Last year for the holidays, Xbox released a commercial which showed excited neighborhood kids racing to a friend’s house, just in time to see him conquer a video game. All the kids cheered as their friend celebrated; it was a heartwarming, poignant ad, in large part because the friend everyone was cheering on had a noticeable disability. That little boy, Owen, is now back for another ad, this time for the Super Bowl.
Owen, who has a genetic disorder called Escobar syndrome, is featured along with numerous other children with various disabilities in an ad for a new adaptive gaming controller. The controller allows for more inclusive gaming, so gamers with disabilities can play with their hands, feet, mouth, or head. According to Disability Scoop, Microsoft has had a larger emphasis on inclusivity and accessibility since Satya Nadella became CEO. Nadella has a child with cerebral palsy.
The final version of the ad will be released during the big game, but an extended version is already available on Youtube, in which the children and their parents explain why this is so meaningful to them.
“It’s his way of physically interacting with his friends when he can’t otherwise do it,” Owen’s dad said, while a mom said, “She’s never had the freedom to play at the level she knows she could.” One of the children, Ian, explained, “I never thought it was unfair; I just thought, this is the way it is and it’s not going to change.”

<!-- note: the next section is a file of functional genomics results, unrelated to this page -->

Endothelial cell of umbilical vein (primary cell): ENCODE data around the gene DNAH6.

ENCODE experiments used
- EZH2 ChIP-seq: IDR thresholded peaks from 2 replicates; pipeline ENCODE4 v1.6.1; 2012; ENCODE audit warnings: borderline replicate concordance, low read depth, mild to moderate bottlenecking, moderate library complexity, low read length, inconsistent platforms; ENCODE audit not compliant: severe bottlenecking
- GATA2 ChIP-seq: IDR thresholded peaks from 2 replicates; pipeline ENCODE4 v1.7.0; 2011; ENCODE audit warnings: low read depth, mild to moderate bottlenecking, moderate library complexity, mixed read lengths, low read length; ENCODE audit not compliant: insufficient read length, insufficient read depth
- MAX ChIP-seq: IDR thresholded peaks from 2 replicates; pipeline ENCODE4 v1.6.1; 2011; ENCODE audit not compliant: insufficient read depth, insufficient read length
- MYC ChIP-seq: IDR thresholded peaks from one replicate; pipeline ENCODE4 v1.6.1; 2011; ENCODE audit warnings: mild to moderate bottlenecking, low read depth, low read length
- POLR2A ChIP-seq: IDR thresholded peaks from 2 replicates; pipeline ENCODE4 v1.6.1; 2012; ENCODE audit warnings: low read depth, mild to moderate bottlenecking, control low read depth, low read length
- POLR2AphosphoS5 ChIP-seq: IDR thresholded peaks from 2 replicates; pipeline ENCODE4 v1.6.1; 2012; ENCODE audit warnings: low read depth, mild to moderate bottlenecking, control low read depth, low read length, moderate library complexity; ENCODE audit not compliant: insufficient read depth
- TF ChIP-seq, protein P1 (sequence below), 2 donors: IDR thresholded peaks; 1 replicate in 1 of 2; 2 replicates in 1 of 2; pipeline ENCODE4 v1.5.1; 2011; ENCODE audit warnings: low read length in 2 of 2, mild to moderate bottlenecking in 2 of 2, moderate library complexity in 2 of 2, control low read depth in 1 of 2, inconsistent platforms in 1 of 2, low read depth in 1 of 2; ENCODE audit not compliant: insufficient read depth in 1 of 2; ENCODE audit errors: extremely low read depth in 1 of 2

Owen likewise chimed in about why he liked the adaptive controller so much. “Now everyone can play!” he said. His dad even got emotional talking about how much the controller means to them. “One of the biggest fears early on is, how will Owen be viewed by the other kids?” he said. “He’s not different when he plays.”
“No matter how your body is, or how fast you are, you can play,” Owen said. “It’s a really good thing to have in this world.”
The ad, titled “We All Win” will air during the Super Bowl and shows how every person, no matter their abilities or disabilities, can be empowered to achieve their goals with the right tools and a society that is willing to support them.
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